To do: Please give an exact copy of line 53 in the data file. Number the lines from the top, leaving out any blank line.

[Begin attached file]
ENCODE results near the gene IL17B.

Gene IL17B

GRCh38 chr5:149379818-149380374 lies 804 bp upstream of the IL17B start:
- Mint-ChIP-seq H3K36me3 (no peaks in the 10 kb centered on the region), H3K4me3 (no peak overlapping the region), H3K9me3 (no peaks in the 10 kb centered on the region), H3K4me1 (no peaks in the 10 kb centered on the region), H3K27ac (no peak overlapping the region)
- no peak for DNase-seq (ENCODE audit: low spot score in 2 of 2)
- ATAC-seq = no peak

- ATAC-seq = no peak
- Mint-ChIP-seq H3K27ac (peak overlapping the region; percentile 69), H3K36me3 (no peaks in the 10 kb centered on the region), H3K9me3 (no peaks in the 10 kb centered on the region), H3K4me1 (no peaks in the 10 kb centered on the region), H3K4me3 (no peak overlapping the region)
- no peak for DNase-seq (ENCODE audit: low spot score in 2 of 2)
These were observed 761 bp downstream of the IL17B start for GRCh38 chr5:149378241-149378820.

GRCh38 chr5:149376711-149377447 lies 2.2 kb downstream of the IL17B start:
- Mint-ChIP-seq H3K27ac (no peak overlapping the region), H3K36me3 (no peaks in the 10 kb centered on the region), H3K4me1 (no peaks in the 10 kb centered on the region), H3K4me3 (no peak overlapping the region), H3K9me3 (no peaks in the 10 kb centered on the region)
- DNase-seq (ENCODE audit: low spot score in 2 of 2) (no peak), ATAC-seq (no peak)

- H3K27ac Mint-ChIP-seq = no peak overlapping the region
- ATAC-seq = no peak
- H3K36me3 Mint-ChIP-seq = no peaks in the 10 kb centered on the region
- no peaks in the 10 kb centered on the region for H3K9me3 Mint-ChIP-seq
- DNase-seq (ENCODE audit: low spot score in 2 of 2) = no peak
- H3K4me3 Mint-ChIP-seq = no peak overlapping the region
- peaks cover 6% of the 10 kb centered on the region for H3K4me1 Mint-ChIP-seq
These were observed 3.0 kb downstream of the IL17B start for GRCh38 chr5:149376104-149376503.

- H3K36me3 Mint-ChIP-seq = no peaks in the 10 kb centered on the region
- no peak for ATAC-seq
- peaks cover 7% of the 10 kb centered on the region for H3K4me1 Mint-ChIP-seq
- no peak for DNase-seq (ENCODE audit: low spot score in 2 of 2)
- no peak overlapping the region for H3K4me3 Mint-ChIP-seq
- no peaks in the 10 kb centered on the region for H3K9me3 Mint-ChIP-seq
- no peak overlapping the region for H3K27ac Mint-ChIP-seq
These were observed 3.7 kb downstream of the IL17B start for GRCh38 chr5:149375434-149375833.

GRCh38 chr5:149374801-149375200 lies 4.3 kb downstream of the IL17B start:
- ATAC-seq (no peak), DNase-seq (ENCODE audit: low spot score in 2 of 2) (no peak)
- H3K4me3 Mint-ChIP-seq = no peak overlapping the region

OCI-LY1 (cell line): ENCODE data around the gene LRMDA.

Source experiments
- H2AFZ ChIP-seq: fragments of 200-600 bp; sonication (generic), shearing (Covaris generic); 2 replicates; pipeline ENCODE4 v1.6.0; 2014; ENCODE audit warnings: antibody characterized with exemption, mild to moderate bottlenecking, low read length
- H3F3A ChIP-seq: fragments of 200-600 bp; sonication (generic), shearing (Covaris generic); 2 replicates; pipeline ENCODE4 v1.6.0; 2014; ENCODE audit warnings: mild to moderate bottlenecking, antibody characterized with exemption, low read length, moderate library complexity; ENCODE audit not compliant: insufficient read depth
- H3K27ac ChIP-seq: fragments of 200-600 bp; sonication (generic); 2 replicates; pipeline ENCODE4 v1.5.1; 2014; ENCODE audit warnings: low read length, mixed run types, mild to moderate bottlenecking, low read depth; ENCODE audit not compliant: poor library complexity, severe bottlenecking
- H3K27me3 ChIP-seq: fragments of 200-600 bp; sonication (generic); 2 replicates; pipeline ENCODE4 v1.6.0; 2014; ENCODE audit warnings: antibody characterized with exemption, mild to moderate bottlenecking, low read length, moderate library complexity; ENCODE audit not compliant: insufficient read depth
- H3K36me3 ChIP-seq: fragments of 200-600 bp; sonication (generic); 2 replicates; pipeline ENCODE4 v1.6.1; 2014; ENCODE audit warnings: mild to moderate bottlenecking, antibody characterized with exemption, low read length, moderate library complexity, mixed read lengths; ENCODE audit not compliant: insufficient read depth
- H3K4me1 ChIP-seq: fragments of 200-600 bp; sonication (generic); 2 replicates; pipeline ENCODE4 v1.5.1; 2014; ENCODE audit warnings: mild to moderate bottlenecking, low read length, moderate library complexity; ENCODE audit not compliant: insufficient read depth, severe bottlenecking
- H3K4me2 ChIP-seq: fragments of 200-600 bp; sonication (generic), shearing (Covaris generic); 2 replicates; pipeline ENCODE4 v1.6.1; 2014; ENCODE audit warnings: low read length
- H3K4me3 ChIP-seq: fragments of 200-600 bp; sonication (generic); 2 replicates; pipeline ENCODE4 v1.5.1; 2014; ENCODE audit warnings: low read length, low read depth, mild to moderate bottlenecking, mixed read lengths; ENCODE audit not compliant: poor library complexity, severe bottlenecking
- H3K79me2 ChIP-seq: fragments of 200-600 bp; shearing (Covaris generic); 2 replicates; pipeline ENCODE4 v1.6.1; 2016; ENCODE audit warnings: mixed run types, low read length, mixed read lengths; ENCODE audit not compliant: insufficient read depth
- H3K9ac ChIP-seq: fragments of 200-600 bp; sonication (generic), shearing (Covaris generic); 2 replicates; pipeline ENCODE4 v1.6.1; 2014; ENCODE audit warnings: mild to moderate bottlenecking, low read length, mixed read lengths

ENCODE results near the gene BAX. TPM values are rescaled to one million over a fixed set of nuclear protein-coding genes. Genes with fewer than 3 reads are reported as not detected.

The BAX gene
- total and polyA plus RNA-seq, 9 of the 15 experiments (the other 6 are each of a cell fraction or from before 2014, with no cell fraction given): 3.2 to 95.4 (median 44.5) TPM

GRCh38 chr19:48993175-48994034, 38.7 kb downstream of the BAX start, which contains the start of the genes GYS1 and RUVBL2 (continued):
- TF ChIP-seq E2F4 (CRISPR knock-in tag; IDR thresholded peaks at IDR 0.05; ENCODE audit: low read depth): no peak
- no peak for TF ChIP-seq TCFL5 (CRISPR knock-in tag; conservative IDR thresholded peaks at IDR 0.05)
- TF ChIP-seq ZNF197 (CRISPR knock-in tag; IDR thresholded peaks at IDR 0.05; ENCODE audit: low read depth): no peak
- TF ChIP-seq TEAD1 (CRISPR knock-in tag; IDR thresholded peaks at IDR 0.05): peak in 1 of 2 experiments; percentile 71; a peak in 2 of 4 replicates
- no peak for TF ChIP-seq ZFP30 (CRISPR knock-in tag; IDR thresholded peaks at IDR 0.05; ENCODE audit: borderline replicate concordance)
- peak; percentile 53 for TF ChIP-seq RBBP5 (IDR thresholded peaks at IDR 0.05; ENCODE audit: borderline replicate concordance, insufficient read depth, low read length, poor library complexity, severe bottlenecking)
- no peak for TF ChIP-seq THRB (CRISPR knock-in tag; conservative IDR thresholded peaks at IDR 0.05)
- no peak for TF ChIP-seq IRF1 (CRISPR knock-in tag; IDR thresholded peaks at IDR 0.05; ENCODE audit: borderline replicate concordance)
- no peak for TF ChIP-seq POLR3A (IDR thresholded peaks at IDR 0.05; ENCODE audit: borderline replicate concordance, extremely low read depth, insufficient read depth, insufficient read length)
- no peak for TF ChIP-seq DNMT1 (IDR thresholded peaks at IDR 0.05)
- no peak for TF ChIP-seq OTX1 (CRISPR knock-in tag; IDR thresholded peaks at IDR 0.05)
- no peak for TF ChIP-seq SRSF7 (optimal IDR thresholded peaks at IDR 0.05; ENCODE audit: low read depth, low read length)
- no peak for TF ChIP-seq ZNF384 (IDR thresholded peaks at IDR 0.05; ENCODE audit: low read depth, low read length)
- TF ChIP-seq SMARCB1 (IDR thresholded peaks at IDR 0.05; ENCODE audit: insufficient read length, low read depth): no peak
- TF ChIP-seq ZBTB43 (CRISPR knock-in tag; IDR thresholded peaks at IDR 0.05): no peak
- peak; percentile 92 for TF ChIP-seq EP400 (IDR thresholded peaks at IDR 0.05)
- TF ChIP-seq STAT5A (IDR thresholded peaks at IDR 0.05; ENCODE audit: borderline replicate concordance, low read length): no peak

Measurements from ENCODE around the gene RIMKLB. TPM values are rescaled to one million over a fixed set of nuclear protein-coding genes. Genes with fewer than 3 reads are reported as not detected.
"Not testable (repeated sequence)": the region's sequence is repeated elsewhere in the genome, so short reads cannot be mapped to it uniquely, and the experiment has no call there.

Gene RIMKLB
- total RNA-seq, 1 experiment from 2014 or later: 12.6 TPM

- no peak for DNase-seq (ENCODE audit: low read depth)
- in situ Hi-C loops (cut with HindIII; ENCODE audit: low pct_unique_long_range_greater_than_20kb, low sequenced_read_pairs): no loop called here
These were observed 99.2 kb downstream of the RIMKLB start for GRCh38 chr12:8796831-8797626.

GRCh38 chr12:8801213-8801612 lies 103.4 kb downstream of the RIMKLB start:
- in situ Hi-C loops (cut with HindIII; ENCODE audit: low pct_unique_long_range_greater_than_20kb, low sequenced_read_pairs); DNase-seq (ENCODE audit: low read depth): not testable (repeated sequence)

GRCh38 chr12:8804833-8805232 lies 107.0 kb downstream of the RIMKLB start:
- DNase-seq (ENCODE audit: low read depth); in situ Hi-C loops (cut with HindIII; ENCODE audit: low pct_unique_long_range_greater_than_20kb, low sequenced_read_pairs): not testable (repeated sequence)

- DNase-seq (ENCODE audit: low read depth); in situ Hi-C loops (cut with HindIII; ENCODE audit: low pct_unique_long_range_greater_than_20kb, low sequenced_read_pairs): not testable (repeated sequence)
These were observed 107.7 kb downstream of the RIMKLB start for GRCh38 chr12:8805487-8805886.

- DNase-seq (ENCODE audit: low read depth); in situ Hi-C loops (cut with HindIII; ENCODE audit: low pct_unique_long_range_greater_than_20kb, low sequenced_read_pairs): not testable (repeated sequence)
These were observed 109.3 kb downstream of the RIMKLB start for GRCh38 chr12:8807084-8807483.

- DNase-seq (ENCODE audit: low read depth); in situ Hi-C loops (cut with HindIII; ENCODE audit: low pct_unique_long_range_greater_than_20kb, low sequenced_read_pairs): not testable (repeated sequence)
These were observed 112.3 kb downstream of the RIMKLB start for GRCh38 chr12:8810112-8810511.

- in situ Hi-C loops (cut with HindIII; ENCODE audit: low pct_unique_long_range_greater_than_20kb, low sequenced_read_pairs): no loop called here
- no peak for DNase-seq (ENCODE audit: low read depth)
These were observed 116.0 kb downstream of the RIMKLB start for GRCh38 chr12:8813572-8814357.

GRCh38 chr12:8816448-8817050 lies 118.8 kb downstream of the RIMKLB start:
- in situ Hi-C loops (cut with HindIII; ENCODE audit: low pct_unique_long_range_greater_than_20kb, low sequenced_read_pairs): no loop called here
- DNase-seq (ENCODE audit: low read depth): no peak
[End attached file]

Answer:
- no peak for TF ChIP-seq ZFP30 (CRISPR knock-in tag; IDR thresholded peaks at IDR 0.05; ENCODE audit: borderline replicate concordance)